As far as novel writing/editing, I currently have a thorough outline, and “progress” now means slowly but surely checking off each bullet point (which is a scene, basically) as it’s written. I’m not going to keep track of my word count throughout. Too often, I think I hit a mental roadblock of thinking that I need to get to about 80,000 words to be marketable, and sometimes start to write filler scenes or blab on and on about unimportant details just to fill up space. Not good–and all stuff an editor would probably say to cut anyway, ruining the point of the word count. So I’m sticking to the outline and trying to make sure it’s all action-oriented and moving the story forward (of course). At the end, we’ll see what the word count is like… if it’s suffered, well, at least the story will be tight. A beta reader can help me figure out where things ACTUALLY need to be fleshed out.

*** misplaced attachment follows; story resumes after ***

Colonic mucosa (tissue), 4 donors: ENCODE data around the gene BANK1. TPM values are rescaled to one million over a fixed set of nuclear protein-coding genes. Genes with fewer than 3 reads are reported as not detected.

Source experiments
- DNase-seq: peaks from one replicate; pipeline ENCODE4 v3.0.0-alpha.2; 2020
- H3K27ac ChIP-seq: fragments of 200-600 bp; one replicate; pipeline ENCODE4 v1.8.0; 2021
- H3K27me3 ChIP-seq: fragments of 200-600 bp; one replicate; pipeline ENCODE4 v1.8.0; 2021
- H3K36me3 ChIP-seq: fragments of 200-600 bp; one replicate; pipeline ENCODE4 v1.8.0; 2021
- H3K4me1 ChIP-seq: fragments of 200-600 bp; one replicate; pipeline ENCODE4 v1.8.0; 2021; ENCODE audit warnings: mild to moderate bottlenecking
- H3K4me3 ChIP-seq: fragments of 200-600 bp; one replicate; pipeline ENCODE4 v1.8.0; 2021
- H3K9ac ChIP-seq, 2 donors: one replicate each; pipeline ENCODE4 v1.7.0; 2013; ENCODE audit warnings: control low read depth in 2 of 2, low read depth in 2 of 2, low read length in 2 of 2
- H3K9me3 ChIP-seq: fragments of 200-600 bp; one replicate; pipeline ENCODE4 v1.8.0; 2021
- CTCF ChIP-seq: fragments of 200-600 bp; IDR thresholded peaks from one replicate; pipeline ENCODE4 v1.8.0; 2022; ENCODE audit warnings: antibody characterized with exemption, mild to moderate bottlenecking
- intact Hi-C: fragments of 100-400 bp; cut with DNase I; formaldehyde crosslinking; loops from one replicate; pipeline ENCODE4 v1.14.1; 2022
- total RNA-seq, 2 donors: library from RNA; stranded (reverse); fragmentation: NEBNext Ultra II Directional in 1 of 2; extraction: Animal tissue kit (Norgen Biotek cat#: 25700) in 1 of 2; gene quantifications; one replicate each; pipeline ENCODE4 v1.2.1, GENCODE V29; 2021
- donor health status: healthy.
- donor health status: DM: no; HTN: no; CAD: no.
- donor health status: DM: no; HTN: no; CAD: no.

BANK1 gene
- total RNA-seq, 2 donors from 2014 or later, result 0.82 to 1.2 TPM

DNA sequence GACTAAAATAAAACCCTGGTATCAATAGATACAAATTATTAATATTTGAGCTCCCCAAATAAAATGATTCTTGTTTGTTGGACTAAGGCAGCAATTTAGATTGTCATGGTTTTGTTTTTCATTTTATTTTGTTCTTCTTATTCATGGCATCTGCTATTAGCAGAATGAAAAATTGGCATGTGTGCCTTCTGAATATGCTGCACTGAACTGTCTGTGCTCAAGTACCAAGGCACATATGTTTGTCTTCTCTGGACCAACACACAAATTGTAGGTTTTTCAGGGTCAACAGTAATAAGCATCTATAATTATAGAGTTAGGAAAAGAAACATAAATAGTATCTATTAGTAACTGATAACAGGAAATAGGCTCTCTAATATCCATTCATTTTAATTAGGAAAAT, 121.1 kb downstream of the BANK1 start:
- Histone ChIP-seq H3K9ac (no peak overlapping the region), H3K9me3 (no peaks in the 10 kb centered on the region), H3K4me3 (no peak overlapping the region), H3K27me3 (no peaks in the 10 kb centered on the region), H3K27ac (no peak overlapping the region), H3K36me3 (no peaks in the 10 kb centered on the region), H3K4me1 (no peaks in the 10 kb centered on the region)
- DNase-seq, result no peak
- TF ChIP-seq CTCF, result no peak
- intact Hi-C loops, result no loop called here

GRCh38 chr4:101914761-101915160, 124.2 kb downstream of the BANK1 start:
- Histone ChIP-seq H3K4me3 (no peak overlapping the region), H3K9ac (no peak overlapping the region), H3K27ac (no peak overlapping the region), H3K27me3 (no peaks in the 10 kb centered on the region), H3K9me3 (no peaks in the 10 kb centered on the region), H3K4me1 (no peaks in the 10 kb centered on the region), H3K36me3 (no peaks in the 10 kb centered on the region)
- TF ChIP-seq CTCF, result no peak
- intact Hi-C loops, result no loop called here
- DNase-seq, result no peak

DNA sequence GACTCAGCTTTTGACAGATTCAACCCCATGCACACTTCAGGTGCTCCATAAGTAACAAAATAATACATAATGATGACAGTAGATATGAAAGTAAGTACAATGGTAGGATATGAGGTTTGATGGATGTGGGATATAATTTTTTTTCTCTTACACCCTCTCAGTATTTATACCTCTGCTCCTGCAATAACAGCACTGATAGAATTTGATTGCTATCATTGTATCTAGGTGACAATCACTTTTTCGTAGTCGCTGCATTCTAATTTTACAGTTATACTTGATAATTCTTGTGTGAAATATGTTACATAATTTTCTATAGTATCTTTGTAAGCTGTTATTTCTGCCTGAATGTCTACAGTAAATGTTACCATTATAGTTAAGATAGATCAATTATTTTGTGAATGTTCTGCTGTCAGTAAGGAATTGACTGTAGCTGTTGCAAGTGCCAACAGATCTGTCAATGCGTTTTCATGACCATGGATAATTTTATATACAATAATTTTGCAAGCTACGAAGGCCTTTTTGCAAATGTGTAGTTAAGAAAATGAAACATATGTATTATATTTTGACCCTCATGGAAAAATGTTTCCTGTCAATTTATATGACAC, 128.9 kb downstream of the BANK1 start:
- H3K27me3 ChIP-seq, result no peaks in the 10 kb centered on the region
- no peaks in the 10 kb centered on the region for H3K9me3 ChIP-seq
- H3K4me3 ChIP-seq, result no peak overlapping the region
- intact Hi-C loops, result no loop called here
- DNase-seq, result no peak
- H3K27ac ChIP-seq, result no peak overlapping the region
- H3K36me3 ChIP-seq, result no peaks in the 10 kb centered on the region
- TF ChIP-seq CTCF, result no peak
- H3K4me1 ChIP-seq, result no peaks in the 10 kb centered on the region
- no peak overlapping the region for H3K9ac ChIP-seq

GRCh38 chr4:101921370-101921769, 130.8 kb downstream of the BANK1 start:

I don’t know how much this post makes sense to people who are outside of my head (that’s most of you. haha) but it can serve as a reminder and promise to myself of my current writing goals. I’m excited! Some of this motivation has been helped along by Gabriela Pereira’s “DIY MFA,” which I’ve been reading in the times I can steal during Sam’s naps that aren’t devoted to writing or eating. I just found out that she’s doing two talks (and workshops) in southern California this week, and I can make it to the Tuesday one! Will try to report back… :)

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Happy Easter

Easter season is usually when I re-read Christopher Moore’s “Lamb: The Gospel According to Biff, Christ’s Childhood Pal.” It’s totally irreverent, but only if you allow yourself to be easily offended. I instead find it a powerful reminder of Christ’s humanity: that a real person went through everything he went through. We can fall into the trap of assuming it was all easy for him, but no–he had a human body with all the emotional and physical pain that goes along with a human life.